Signs & Symptoms
Low Back Pain: Low back pain is one of the most common causes of disability in the United States and can, again, result from a very large variety of causes. Most cases of low back pain are degenerative in nature and related to either disc degeneration or arthritic change. As disc material between vertebrae ages, it becomes dried out or dessicated. This lack of effective cushioning leaves vertebrae vulnerable to injury. Bone may grow along the edges of the vertebrae to stabilize the vertebrae. This bony overgrowth may cause stiffness and loss of flexibility, but more importantly, may cause narrowing of the spinal canal (spinal stenosis) or its openings that allow nerves to pass out of the canal (foraminal stenosis). The dessicated disc material may also bulge through its outermost fibrous covering and extend into the spinal canal. This disc material can be extremely irritating to spinal nerves as they pass through and leave the spinal canal. These changes may all result in pain that is localized to the low back and/or may extend into and shoot through the buttocks, thighs and calves.
Low back pain may also result from arthritic change involving the bony facet joints. These facet joints can be affected by rheumatoid arthritis or osteoarthritis, just like any larger joint in the body. This degenerative change may, again, greatly impact mobility while the resultant inflammation greatly irritates the nerves that supply these joint spaces, as in any similar arthritic joint.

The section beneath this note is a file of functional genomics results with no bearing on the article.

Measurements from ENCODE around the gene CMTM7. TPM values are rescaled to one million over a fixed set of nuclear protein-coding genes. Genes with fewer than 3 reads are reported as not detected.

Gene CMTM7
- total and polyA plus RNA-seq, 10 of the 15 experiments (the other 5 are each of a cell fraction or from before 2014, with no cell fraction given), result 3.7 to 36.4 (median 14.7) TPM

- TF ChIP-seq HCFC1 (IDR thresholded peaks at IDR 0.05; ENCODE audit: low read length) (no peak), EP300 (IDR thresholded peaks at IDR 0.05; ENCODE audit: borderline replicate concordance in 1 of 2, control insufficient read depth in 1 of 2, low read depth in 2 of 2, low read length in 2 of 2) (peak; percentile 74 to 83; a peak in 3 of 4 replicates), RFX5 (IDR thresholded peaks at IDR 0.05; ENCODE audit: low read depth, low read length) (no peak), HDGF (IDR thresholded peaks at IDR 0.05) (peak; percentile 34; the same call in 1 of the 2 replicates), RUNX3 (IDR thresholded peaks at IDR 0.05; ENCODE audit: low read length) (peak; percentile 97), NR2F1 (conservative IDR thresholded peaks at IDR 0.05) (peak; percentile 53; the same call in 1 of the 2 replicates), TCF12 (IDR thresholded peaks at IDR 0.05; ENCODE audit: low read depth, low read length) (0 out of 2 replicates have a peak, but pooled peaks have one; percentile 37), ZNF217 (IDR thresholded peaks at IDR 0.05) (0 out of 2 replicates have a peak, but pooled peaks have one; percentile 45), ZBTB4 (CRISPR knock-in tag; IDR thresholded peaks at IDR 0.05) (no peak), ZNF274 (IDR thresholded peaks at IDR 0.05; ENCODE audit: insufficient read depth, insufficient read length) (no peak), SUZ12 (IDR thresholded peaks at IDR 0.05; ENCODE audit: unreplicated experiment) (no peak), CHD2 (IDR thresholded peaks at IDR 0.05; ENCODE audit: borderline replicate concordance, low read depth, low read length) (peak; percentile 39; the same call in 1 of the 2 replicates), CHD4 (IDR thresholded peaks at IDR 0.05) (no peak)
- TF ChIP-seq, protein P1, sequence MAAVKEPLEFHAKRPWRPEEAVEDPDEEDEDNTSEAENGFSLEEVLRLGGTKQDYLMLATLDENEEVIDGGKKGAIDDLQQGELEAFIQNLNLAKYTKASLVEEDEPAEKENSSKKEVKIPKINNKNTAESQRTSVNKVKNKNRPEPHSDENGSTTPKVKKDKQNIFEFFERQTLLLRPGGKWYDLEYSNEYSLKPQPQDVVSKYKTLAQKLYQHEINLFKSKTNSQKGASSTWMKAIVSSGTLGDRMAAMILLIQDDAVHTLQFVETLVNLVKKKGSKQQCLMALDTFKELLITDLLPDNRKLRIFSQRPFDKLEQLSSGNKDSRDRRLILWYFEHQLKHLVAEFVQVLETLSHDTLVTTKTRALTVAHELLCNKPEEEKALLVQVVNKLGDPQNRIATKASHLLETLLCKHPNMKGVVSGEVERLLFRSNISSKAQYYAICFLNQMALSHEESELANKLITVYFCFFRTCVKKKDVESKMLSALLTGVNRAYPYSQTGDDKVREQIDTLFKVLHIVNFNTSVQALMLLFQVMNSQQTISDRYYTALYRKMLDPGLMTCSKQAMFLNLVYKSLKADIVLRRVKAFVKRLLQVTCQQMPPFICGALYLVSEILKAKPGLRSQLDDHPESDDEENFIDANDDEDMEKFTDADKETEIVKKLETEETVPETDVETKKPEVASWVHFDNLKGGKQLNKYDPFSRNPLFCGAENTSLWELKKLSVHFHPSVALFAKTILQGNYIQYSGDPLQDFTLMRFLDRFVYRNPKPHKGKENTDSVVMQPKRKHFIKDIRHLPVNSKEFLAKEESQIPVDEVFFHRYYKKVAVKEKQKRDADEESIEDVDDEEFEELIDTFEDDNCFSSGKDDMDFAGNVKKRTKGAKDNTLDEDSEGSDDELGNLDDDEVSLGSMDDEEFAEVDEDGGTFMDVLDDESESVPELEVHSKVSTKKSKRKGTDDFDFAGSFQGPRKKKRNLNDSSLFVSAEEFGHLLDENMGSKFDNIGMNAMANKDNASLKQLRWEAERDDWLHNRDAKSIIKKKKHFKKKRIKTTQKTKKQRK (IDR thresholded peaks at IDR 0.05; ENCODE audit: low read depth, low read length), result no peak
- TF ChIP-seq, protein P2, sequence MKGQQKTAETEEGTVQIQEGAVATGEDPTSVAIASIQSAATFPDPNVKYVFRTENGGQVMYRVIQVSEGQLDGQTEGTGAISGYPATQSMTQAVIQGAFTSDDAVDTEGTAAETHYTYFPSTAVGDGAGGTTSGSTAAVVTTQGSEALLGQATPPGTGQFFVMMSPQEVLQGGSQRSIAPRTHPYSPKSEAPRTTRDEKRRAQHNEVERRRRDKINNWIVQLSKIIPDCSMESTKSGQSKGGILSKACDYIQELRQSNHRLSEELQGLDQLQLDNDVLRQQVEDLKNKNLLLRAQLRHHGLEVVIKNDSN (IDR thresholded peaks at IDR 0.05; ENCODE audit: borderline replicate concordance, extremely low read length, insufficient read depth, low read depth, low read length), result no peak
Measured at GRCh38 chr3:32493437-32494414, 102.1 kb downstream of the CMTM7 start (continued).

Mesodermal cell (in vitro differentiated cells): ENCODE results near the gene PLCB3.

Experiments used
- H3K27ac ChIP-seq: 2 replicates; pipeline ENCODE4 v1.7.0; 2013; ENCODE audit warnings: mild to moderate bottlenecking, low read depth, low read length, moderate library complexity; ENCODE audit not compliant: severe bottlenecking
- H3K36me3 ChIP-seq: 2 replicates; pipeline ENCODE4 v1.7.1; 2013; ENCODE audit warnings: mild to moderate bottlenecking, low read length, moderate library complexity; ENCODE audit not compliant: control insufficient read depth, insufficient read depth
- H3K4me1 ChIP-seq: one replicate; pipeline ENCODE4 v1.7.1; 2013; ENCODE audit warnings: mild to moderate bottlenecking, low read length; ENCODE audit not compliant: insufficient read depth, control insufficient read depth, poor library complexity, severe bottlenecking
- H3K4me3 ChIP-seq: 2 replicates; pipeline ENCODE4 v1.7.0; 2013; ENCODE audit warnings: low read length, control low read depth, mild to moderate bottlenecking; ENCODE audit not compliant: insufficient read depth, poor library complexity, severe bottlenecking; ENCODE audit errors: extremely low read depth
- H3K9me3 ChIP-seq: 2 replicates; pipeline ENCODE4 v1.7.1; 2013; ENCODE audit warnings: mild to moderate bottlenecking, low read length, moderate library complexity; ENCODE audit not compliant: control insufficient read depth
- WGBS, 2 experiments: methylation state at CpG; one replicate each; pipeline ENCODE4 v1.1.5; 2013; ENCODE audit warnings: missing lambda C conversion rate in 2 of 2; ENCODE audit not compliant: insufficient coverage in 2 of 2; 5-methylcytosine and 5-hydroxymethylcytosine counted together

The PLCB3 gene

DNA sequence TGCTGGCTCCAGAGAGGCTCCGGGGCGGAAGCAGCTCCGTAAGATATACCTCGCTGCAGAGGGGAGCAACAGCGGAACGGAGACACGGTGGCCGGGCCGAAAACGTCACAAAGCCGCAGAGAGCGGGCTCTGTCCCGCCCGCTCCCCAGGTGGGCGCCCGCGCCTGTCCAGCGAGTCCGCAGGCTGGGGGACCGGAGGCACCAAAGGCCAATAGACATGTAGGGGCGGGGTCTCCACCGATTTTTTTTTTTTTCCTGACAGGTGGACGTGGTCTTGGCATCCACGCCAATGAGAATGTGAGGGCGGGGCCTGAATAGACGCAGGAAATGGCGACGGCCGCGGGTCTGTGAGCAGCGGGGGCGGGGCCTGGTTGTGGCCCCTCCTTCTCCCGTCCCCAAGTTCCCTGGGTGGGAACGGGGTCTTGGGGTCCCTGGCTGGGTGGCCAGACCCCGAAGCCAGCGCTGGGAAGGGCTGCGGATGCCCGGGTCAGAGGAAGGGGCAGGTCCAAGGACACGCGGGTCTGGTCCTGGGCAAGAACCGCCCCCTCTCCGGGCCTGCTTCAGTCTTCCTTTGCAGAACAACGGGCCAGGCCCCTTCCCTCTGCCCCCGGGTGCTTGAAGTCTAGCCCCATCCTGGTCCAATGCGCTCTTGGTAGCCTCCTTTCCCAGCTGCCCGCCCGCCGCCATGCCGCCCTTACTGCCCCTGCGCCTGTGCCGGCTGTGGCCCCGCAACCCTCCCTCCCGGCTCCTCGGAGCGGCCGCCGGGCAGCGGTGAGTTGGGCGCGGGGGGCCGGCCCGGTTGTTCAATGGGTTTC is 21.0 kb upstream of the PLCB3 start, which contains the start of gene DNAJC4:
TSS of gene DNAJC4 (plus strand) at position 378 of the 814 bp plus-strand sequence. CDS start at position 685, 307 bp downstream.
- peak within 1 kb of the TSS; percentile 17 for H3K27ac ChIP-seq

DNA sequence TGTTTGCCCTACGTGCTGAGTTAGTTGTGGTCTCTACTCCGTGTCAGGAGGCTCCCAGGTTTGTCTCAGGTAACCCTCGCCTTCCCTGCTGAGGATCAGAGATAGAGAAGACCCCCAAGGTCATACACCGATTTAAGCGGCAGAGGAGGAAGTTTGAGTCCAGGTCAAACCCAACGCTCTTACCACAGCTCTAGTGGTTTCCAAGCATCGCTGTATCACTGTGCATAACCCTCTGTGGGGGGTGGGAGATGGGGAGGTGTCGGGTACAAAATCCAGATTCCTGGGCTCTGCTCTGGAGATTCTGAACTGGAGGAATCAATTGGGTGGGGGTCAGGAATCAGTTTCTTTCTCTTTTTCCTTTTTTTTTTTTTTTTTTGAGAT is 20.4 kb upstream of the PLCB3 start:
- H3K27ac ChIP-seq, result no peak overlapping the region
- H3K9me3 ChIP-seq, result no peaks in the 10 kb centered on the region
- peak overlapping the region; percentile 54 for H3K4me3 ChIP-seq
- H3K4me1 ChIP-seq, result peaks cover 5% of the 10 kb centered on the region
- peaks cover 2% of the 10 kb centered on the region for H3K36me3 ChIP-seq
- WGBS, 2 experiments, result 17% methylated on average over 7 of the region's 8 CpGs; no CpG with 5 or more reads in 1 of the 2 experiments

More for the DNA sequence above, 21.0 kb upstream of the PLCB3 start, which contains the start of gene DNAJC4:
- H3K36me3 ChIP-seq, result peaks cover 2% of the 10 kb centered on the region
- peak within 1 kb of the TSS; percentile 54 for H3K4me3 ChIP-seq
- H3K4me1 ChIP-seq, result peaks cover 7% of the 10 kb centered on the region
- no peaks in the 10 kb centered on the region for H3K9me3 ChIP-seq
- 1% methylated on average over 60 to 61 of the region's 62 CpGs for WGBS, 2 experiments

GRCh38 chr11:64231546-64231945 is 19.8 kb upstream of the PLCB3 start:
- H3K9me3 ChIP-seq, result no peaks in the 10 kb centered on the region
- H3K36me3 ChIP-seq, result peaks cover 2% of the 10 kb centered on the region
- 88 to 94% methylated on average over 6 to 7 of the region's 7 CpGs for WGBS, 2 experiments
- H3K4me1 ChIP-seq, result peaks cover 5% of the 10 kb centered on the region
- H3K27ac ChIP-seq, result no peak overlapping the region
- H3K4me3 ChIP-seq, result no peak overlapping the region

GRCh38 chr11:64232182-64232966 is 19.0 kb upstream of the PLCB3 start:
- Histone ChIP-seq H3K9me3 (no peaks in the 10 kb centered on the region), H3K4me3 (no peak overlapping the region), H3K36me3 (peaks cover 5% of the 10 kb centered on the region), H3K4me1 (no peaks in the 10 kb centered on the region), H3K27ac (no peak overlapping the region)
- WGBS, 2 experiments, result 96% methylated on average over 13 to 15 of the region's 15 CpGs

Neck Pain: Almost all individuals will experience some neck pain at some point in their lives. Most episodes of neck pain will be mild and not particularly limiting and are likely to resolve with rest. However, if pain persists for more than a week or two, or is severely limiting to everyday activities, further evaluation may be needed. Neck pain may vary and may involve sharp or dull pain, may be associated with stiffness or inability to rotate the neck, and may present as pain shooting to the shoulders, arms or hands, perhaps even without perceived pain in the neck region itself.
Neck pain may occur secondary to many factors. Muscle strain from poor positioning or posture or, perhaps, athletic injury may give a sensation of pain. The joints between vertebrae in the neck may experience arthritic change just as any other joint in the body, limiting range of motion and causing stiffness. Disc disease occurs commonly with aging as the gelatinous disc material between vertebrae becomes dry and brittle, possibly limiting flexibility. This weakened disc material may push or protrude into the spinal canal in the neck and push on or irritate nerves or the spinal cord itself, resulting in sharp pain or altered sensations in the arms or legs (radiculopathy). More acute trauma, as in a car accident, may severely damage vertebrae, discs, or the surrounding muscles and ligaments and result in rapid onset of these same symptoms.